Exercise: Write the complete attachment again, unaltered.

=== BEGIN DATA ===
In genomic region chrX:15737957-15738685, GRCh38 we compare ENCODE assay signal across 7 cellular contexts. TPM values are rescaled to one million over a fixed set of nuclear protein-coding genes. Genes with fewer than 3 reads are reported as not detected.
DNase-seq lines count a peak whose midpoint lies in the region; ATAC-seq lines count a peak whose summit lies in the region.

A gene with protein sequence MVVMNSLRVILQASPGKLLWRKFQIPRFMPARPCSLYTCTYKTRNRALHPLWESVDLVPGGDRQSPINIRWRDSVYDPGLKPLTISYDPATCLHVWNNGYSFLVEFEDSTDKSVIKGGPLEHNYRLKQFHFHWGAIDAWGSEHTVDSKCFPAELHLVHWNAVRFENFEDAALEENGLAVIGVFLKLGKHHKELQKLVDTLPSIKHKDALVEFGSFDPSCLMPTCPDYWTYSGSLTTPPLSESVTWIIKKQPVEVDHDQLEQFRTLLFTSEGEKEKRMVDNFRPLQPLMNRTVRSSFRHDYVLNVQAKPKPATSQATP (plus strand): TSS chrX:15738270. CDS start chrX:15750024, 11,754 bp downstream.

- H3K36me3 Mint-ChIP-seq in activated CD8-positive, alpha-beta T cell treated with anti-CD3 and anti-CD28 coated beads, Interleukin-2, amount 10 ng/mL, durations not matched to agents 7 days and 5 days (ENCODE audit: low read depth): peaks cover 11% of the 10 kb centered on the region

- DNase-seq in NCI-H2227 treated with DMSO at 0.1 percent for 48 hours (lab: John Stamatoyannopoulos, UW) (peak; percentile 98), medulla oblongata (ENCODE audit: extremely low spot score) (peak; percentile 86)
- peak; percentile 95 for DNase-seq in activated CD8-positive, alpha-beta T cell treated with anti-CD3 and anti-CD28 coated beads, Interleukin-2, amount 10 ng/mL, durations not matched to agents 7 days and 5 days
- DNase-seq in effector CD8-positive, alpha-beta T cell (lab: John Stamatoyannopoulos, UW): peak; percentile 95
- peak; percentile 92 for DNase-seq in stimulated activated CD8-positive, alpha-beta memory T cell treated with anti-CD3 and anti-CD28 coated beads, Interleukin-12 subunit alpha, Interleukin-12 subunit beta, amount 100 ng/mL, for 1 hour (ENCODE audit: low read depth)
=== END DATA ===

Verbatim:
In genomic region chrX:15737957-15738685, GRCh38 we compare ENCODE assay signal across 7 cellular contexts. TPM values are rescaled to one million over a fixed set of nuclear protein-coding genes. Genes with fewer than 3 reads are reported as not detected.
DNase-seq lines count a peak whose midpoint lies in the region; ATAC-seq lines count a peak whose summit lies in the region.

A gene with protein sequence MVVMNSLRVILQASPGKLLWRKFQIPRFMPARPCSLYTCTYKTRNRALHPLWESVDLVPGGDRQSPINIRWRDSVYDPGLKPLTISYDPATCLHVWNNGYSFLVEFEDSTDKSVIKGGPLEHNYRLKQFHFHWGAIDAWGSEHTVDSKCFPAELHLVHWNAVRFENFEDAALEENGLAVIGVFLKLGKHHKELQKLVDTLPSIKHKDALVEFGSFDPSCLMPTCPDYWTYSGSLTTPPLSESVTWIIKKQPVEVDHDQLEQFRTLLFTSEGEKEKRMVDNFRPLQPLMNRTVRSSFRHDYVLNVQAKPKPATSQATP (plus strand): TSS chrX:15738270. CDS start chrX:15750024, 11,754 bp downstream.

- H3K36me3 Mint-ChIP-seq in activated CD8-positive, alpha-beta T cell treated with anti-CD3 and anti-CD28 coated beads, Interleukin-2, amount 10 ng/mL, durations not matched to agents 7 days and 5 days (ENCODE audit: low read depth): peaks cover 11% of the 10 kb centered on the region

- DNase-seq in NCI-H2227 treated with DMSO at 0.1 percent for 48 hours (lab: John Stamatoyannopoulos, UW) (peak; percentile 98), medulla oblongata (ENCODE audit: extremely low spot score) (peak; percentile 86)
- peak; percentile 95 for DNase-seq in activated CD8-positive, alpha-beta T cell treated with anti-CD3 and anti-CD28 coated beads, Interleukin-2, amount 10 ng/mL, durations not matched to agents 7 days and 5 days
- DNase-seq in effector CD8-positive, alpha-beta T cell (lab: John Stamatoyannopoulos, UW): peak; percentile 95
- peak; percentile 92 for DNase-seq in stimulated activated CD8-positive, alpha-beta memory T cell treated with anti-CD3 and anti-CD28 coated beads, Interleukin-12 subunit alpha, Interleukin-12 subunit beta, amount 100 ng/mL, for 1 hour (ENCODE audit: low read depth)